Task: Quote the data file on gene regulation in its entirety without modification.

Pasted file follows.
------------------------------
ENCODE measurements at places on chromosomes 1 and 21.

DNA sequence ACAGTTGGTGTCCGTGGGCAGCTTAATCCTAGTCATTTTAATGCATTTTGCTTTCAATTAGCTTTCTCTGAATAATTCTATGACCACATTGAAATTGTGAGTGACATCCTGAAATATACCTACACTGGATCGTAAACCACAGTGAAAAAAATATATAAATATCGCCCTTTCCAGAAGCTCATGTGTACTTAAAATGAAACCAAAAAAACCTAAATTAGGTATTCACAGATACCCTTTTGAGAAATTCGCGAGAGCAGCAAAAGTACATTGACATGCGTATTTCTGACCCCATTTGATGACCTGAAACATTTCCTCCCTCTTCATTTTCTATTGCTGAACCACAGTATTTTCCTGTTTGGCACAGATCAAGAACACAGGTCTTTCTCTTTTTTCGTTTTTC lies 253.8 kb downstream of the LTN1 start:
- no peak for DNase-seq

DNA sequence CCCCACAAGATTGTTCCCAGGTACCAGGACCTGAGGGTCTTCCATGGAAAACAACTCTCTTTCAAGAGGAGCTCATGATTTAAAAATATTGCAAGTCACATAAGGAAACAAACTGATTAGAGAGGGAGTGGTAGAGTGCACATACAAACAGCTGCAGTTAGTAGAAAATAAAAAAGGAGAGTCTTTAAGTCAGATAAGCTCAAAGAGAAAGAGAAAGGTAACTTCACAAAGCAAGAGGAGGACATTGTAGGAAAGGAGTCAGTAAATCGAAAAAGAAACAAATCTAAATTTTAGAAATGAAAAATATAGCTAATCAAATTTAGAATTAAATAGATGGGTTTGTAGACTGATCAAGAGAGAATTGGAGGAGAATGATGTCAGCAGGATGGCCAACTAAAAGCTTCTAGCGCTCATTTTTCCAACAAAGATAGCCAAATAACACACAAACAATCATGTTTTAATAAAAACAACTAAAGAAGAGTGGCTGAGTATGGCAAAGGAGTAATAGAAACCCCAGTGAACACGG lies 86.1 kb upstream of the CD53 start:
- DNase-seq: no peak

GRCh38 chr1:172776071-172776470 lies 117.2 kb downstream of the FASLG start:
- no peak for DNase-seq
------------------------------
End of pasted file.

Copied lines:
ENCODE measurements at places on chromosomes 1 and 21.

DNA sequence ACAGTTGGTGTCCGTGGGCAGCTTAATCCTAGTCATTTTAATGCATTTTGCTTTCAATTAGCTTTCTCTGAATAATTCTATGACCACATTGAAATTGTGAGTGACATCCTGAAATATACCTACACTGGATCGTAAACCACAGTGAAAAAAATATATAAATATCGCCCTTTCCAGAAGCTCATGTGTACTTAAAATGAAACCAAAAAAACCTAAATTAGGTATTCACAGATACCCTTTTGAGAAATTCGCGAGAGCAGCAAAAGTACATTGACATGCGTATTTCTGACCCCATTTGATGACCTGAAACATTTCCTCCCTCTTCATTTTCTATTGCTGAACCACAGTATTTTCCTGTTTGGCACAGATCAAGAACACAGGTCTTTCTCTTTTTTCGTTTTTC lies 253.8 kb downstream of the LTN1 start:
- no peak for DNase-seq

DNA sequence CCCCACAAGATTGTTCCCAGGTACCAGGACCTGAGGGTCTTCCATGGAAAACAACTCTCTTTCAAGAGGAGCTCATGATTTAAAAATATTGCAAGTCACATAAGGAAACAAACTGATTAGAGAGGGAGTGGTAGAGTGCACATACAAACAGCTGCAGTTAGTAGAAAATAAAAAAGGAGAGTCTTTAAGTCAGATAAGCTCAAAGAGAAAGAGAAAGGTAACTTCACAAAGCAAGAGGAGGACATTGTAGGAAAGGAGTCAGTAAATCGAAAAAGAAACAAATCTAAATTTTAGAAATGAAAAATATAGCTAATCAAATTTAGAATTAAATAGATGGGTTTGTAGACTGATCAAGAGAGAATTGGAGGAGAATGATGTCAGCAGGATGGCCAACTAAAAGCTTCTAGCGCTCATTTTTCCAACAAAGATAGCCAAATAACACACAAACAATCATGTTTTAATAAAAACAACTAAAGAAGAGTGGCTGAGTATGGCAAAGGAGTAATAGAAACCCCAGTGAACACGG lies 86.1 kb upstream of the CD53 start:
- DNase-seq: no peak

GRCh38 chr1:172776071-172776470 lies 117.2 kb downstream of the FASLG start:
- no peak for DNase-seq